I have never really thought of equinoxes in the same way.  Maybe it’s time to change this.  I thought I would look through my picture catalog over the last few years, searching by date taken, to find out if I had accidentally done something awesome on the vernal equinox.

The sun rises over the Guatemalan highlands, as viewed from the summit of the highest mountain in Central America, Tajamulco.

The sun rises over the Guatemalan highlands, as viewed from the summit of the highest mountain in Central America, Volcan Tajamulco.

It turns out I had, on the 21st of March in 2010.  In western Guatemala, I climbed to the summit of Tajamulco, the highest mountain in Central America.  We had camped not far below the summit the night before, and before sunrise we climbed the final 800 feet or so.  The sunrise was spectacular.  Hope you enjoy the photos.  Remember to click on any you are interested in purchasing.  They are copyrighted and not available for free download, sorry.   Happy Equinox wherever you may be!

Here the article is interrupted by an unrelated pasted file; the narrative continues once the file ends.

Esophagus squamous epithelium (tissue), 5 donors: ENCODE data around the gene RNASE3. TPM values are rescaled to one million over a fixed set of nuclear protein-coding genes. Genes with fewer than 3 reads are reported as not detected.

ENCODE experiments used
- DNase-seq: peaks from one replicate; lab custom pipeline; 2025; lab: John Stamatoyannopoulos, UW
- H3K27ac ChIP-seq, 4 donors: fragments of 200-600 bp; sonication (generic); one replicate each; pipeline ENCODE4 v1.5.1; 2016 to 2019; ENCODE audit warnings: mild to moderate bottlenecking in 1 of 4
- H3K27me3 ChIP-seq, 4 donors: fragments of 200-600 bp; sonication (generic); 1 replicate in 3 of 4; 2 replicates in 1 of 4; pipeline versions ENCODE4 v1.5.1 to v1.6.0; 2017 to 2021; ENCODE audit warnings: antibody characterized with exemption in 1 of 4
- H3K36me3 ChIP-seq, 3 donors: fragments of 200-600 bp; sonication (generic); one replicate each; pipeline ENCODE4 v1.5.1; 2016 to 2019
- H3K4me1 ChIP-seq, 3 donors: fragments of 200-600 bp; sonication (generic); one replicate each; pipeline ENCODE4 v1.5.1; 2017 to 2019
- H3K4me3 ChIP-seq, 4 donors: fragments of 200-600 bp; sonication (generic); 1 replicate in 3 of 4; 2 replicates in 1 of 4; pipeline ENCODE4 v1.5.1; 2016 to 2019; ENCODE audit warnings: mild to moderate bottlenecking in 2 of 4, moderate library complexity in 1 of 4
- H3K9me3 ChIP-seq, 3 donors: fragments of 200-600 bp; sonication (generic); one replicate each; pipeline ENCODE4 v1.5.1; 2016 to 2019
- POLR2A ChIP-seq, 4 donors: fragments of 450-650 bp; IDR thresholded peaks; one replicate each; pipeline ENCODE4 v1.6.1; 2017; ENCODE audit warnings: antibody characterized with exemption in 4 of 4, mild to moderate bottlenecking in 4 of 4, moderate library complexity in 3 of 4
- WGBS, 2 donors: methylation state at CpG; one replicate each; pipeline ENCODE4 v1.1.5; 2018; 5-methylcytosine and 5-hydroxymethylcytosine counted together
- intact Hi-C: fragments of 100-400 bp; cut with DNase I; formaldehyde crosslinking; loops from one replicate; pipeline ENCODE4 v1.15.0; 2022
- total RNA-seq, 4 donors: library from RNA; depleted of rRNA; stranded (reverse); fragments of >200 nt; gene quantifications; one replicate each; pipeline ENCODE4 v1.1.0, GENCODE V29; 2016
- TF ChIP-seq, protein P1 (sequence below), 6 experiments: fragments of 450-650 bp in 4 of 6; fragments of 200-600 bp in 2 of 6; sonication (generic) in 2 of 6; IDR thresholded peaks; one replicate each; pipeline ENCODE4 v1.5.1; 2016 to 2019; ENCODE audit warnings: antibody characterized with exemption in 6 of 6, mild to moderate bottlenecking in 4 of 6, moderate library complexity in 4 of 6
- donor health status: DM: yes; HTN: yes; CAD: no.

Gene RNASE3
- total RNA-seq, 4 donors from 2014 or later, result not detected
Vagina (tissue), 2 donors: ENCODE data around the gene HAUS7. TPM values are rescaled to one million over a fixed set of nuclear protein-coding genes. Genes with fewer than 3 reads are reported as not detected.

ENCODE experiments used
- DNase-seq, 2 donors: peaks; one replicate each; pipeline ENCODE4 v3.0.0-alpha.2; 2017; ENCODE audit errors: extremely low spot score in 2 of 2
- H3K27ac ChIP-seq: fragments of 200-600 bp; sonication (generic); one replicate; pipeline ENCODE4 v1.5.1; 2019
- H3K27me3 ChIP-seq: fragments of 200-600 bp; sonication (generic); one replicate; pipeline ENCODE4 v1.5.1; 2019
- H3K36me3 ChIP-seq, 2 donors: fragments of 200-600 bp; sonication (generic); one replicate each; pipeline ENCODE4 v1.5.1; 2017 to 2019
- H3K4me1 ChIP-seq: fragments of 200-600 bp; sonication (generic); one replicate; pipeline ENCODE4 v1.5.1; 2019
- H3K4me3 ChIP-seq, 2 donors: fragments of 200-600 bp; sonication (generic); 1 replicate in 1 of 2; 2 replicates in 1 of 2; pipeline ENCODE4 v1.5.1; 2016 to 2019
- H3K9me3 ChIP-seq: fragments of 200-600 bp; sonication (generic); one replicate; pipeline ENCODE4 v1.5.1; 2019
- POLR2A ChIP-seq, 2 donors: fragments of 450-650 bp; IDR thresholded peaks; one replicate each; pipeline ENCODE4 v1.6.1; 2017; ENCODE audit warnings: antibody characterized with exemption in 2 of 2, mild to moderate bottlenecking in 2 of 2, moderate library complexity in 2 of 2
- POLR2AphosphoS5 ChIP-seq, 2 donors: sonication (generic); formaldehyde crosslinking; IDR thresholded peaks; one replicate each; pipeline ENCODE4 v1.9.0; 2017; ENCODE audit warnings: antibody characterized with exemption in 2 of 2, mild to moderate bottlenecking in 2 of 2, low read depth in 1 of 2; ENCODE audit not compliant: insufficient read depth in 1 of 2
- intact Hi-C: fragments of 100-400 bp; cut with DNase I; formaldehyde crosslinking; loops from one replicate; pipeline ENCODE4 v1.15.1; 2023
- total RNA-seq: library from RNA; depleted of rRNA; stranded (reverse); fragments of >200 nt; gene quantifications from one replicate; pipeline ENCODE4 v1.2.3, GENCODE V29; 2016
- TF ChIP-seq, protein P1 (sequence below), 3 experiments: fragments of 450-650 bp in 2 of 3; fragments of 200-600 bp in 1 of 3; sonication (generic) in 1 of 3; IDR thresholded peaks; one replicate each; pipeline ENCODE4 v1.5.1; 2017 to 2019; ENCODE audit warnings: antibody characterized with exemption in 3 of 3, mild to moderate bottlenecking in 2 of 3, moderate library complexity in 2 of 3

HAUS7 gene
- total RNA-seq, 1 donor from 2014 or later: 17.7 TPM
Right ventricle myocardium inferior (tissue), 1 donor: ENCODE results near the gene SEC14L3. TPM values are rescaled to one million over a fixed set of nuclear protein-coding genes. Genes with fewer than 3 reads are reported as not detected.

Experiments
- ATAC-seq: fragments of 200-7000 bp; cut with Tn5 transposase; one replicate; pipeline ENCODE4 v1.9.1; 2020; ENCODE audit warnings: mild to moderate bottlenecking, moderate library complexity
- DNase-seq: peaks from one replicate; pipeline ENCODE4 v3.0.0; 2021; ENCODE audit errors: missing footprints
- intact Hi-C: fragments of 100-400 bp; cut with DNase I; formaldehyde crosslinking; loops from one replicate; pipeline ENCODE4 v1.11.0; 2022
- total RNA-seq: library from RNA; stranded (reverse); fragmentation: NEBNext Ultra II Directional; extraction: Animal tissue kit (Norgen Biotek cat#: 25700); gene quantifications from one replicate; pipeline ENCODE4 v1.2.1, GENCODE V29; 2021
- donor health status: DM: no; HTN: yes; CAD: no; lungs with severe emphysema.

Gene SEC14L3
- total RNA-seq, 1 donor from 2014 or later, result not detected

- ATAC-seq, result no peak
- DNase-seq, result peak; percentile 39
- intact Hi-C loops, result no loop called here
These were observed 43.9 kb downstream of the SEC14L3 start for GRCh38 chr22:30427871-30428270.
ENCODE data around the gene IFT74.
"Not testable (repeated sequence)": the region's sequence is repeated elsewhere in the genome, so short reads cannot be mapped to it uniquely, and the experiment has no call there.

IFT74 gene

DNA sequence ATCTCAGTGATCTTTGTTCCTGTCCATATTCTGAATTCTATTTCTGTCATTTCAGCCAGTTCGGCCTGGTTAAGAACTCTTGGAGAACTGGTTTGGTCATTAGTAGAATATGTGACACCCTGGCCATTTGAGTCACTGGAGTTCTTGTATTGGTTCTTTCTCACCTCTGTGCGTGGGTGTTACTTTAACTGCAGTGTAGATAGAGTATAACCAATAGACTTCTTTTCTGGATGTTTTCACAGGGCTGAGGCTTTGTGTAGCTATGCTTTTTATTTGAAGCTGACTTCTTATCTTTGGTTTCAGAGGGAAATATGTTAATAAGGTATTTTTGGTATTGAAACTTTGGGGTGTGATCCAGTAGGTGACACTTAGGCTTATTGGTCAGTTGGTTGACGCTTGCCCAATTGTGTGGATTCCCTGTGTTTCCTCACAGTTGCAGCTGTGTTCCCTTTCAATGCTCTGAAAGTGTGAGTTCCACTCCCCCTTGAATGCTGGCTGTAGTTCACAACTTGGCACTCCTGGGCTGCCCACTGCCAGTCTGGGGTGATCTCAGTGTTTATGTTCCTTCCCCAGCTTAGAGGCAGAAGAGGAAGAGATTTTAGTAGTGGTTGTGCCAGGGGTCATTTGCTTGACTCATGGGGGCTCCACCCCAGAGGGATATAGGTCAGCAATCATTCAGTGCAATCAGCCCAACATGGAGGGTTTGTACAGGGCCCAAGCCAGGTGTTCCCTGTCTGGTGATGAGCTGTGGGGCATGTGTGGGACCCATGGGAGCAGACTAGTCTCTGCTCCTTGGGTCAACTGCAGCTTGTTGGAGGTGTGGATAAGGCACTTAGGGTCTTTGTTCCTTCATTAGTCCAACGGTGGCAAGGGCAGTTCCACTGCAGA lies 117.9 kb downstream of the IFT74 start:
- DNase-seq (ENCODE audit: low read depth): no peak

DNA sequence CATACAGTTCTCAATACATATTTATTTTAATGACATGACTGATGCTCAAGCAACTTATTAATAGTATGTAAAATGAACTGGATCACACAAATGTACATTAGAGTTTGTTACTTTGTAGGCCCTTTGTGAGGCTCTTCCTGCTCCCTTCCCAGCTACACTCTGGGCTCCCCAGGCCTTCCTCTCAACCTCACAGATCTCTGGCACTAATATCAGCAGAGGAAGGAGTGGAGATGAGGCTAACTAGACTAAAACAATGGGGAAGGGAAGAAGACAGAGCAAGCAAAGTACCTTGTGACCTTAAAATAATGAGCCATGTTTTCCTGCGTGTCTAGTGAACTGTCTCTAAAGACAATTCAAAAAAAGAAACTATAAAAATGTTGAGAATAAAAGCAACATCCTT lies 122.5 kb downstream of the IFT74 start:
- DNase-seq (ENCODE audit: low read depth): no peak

Offerings at the summit of Tajamulco, Guatemala.  A lone climber stands in the shadow of the mountain.

Offerings at the summit of Tajamulco, Guatemala. A lone climber stands in the shadow of the mountain.

Nicaragua III: Rio San Juan   Leave a comment

The Rio San Juan at the outlet of Lago Nicaragua. The town of San Carlos is at right.

It felt rather surreal pulling into the small port of San Carlos at the south end of the lake.  I had a few hours before I caught a small boat down the San Juan, so I explored the town a bit.  A lot of trade comes through here, and bananas are no small part of that trade.  I headed to the riverside town of El Castillo.  It’s dominated by a very interesting fort on the hill above town.  It was built by the Spaniards to protect the entrance to Lago Nicaragua (and the rich town of Granada) from marauding pirates.

Unloading bananas from the overnight ferry that travels the length of Lago Nicaragua.

El Castillo is the jumping off point for trips downriver and into the pristine rain forest on the Nicaraguan side (the Costa Rica side of the river has been cleared for ranching and agriculture, sadly).  But the town is a great spot to hang for a day or two.  I found a little family-run place along the river, where I again worked a deal to photograph their rooms and beautiful exterior in exchange for lodging.  You can hear the rapids on the river as you fall asleep, always a good way to beat insomnia.